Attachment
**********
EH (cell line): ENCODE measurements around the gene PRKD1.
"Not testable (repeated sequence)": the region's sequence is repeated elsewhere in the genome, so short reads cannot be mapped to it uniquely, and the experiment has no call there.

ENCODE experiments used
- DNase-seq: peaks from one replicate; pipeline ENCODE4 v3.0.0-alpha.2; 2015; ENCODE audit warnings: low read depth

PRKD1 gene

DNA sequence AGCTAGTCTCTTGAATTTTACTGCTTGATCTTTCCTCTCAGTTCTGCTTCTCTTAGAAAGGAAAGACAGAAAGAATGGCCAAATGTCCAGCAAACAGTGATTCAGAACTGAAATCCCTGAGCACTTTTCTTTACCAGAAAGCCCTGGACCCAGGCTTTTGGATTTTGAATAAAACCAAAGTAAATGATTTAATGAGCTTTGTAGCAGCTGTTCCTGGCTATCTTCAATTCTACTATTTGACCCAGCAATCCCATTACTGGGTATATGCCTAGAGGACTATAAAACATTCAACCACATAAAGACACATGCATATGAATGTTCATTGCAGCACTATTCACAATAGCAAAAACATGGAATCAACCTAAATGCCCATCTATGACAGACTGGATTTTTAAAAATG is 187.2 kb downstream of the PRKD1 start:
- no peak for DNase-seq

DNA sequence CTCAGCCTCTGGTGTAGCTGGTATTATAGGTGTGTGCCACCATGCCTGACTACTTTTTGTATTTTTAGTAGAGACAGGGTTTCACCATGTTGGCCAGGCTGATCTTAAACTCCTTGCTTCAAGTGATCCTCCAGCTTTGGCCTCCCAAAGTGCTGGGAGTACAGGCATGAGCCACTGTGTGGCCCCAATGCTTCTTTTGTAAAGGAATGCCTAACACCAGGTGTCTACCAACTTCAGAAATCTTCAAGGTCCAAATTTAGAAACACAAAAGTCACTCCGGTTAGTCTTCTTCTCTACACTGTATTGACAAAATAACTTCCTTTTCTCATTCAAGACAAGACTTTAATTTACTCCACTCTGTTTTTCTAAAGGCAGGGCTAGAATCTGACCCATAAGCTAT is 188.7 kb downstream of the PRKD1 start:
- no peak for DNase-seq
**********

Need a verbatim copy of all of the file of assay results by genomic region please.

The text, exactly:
EH (cell line): ENCODE measurements around the gene PRKD1.
"Not testable (repeated sequence)": the region's sequence is repeated elsewhere in the genome, so short reads cannot be mapped to it uniquely, and the experiment has no call there.

ENCODE experiments used
- DNase-seq: peaks from one replicate; pipeline ENCODE4 v3.0.0-alpha.2; 2015; ENCODE audit warnings: low read depth

PRKD1 gene

DNA sequence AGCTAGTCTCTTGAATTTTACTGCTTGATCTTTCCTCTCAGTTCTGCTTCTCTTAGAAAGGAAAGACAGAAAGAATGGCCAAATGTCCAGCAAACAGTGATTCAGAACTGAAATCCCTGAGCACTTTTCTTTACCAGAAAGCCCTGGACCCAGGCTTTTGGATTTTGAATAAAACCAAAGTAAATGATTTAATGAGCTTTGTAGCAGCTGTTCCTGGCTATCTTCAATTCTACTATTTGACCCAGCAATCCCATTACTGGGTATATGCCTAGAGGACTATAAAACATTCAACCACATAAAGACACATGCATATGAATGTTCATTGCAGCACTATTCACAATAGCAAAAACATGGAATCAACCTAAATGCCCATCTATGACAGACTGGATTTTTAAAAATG is 187.2 kb downstream of the PRKD1 start:
- no peak for DNase-seq

DNA sequence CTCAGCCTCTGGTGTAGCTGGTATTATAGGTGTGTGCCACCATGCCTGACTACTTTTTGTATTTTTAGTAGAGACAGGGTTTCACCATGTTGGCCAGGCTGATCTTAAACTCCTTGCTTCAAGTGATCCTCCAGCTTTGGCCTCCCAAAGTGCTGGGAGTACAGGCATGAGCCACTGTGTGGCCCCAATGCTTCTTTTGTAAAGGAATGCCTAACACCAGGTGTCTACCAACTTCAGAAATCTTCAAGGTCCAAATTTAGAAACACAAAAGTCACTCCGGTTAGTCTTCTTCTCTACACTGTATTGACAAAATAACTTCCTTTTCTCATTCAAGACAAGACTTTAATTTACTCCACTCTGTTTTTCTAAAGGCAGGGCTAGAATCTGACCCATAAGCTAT is 188.7 kb downstream of the PRKD1 start:
- no peak for DNase-seq